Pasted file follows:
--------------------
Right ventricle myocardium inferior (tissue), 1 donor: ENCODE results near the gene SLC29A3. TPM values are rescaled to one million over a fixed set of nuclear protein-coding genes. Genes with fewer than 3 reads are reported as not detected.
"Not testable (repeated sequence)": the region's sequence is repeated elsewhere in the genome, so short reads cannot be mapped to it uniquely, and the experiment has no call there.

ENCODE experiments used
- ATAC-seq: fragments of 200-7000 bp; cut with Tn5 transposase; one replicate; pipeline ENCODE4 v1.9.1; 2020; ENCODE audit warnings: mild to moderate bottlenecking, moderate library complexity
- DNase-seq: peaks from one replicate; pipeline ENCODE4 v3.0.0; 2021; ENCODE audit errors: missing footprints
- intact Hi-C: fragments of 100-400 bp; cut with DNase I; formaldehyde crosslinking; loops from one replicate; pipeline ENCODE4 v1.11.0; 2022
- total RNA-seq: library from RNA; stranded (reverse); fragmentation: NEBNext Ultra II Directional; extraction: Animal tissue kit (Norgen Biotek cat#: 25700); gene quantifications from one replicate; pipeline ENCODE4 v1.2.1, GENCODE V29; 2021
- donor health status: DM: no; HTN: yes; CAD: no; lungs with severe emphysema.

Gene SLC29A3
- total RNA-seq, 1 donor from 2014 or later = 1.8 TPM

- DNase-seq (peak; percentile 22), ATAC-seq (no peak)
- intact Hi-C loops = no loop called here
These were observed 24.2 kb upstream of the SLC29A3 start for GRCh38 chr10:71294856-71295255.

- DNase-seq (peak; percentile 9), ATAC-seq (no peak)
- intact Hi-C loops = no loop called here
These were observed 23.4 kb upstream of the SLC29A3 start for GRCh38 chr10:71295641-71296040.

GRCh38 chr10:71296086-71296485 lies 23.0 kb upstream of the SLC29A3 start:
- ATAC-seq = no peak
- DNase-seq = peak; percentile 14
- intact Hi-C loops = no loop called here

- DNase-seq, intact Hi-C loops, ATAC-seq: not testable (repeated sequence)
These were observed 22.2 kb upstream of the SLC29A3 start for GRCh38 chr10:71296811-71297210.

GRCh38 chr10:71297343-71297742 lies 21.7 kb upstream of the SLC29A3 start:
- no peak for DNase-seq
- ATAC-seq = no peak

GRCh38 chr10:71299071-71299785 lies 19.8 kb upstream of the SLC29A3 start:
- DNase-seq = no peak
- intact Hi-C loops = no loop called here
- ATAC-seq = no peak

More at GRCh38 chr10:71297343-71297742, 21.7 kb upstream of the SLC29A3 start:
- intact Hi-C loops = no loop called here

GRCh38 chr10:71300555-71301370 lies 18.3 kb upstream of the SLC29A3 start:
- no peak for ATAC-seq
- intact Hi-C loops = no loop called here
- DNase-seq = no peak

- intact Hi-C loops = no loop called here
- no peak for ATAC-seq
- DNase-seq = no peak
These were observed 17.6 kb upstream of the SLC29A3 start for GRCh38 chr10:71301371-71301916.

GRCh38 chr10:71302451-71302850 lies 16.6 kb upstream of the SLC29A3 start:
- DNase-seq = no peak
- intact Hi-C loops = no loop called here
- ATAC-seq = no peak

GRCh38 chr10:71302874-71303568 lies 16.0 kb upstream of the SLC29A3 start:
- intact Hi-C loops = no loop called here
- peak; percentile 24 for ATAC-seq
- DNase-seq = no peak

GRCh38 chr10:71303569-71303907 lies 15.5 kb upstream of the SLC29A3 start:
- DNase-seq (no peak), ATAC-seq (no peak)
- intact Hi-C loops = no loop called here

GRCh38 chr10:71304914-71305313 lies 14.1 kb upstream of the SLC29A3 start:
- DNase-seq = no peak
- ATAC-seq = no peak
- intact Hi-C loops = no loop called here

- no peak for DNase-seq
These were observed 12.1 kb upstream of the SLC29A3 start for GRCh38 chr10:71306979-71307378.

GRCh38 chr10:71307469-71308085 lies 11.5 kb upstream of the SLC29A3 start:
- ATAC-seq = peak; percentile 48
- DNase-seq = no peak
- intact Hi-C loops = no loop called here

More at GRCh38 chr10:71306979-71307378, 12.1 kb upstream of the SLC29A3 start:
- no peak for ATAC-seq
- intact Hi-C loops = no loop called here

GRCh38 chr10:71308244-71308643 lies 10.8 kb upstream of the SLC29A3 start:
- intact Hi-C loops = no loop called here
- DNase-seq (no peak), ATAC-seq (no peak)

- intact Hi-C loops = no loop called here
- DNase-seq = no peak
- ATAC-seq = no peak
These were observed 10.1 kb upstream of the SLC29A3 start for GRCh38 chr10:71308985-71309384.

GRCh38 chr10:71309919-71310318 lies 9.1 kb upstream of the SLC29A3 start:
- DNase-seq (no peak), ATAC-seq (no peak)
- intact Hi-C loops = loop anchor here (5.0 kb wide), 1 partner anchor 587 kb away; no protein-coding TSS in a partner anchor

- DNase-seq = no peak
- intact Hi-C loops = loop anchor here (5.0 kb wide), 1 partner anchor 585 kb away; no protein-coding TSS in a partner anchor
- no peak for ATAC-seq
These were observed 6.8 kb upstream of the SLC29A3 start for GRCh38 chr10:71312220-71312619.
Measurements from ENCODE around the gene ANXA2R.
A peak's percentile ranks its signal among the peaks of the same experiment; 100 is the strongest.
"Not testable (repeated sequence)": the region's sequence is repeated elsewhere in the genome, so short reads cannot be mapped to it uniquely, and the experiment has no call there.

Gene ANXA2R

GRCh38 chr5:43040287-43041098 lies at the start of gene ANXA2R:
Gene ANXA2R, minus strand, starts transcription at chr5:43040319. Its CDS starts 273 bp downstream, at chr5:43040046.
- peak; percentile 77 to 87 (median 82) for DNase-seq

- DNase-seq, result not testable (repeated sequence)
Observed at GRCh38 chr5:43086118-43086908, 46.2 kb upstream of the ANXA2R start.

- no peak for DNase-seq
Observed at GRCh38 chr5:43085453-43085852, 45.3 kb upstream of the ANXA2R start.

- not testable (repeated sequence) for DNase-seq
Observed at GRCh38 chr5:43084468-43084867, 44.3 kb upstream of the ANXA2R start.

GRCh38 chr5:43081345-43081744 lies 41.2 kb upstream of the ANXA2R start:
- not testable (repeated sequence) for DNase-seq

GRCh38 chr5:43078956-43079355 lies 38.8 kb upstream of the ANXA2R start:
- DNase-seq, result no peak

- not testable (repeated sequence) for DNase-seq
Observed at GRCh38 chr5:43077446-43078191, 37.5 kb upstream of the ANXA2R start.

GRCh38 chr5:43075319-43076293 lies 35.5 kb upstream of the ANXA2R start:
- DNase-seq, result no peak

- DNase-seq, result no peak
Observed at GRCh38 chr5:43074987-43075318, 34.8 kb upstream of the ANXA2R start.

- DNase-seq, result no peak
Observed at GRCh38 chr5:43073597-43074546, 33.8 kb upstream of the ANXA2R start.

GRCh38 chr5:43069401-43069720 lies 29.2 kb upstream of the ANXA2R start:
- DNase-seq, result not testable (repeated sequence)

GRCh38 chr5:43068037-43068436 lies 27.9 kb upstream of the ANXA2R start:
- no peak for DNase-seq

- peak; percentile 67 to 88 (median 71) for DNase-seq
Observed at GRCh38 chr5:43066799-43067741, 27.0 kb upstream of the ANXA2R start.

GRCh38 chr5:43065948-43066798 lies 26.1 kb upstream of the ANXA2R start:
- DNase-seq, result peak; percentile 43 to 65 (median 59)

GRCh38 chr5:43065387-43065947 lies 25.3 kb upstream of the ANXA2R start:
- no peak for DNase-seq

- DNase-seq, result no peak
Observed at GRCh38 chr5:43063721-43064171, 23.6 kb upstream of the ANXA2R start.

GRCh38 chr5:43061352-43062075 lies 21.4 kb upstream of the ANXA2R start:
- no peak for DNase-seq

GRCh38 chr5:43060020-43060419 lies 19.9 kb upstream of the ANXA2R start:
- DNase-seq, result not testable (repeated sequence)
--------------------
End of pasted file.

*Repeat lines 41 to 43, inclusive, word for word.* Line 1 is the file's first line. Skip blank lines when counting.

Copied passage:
- DNase-seq = no peak
- intact Hi-C loops = no loop called here
- ATAC-seq = no peak